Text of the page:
Complexity vs. goodness in IT failure

Failed IT often arises from two primary causes: unclear strategic goals or inability to bring together the moving parts that comprise project execution.

Stories about failed IT projects often describe convoluted and confusing situations that are difficult to sort out and understand. This confusion and lack of clarity arises from two primary causes: unclear strategic goals or inability to bring together the moving parts that comprise project execution.

It's surprising that many teams start projects without a clear understanding of the end game and goals they are trying to achieve. A family-friendly blog such as this won't be mean-spirited and say these folks have their head up you know where.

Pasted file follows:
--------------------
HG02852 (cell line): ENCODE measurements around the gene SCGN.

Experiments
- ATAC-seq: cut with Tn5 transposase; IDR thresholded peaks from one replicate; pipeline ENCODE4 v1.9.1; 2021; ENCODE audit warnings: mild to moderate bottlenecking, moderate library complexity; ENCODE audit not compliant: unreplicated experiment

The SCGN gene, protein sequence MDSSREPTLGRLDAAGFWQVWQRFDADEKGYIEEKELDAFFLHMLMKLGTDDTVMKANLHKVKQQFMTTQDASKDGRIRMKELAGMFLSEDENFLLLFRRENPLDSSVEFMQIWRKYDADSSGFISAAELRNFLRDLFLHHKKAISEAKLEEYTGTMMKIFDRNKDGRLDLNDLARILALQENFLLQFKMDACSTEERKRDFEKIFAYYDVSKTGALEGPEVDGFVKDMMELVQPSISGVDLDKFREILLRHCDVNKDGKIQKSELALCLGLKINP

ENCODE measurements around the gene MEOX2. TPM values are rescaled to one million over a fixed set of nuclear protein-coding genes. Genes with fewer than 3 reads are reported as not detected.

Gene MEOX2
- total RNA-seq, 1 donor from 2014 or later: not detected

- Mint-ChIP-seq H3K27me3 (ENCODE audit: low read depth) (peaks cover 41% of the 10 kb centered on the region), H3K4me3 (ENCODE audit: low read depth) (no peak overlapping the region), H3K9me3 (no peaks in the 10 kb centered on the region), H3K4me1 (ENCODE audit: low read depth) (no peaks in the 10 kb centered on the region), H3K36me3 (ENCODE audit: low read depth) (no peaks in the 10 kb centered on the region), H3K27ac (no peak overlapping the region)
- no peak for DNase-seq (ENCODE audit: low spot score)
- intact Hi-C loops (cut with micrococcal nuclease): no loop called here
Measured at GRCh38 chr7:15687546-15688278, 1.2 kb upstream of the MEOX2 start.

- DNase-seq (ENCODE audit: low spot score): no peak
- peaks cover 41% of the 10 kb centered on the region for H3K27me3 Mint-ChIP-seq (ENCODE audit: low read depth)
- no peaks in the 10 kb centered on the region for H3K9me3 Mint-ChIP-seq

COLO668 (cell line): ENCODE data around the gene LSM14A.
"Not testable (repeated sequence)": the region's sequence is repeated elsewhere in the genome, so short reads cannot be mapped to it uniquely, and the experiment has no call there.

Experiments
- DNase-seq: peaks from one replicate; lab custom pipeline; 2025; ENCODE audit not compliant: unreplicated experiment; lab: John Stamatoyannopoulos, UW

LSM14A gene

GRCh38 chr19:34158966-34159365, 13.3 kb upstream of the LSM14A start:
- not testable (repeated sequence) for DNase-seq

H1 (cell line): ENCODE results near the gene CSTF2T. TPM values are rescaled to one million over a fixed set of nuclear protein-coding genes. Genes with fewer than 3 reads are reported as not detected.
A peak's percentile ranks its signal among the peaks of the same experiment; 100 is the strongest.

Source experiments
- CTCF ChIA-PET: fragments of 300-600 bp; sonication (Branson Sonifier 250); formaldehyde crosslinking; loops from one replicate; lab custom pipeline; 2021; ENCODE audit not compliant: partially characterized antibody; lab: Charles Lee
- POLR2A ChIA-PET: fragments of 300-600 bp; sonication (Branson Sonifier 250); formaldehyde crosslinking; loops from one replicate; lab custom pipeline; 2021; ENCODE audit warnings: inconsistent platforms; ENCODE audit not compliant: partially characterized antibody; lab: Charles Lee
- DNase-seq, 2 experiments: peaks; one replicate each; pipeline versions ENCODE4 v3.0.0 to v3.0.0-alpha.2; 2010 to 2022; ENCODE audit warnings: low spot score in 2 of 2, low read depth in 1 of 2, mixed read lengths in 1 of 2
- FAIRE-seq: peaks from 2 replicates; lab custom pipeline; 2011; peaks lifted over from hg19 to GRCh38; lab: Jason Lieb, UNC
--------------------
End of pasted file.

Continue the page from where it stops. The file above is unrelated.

Successful strategy brings clarity (and relevance) of purpose, while solid project execution means managing people, teams, and stakeholder groups each with its own unique definition of success. For example, IT may seek high project throughput while the accounting department demands more software features. These goals are in conflict.

This simple diagram illustrates the point mapped to a scale of complexity and goodness:

On one level these points are simplistic and obvious. However, there's a large gap between our ability to understand these simple concepts and then apply them to real world situations. That's why so many projects fail.

[Inspired by The Simplicity Cycle by Don Ward. For more of this logic, also see Choices = Headaches by Joel Spolsky. Thanks to Dermot Casey on Twitter for pointing me to the Ward book. Diagram by Michael Krigsman.]

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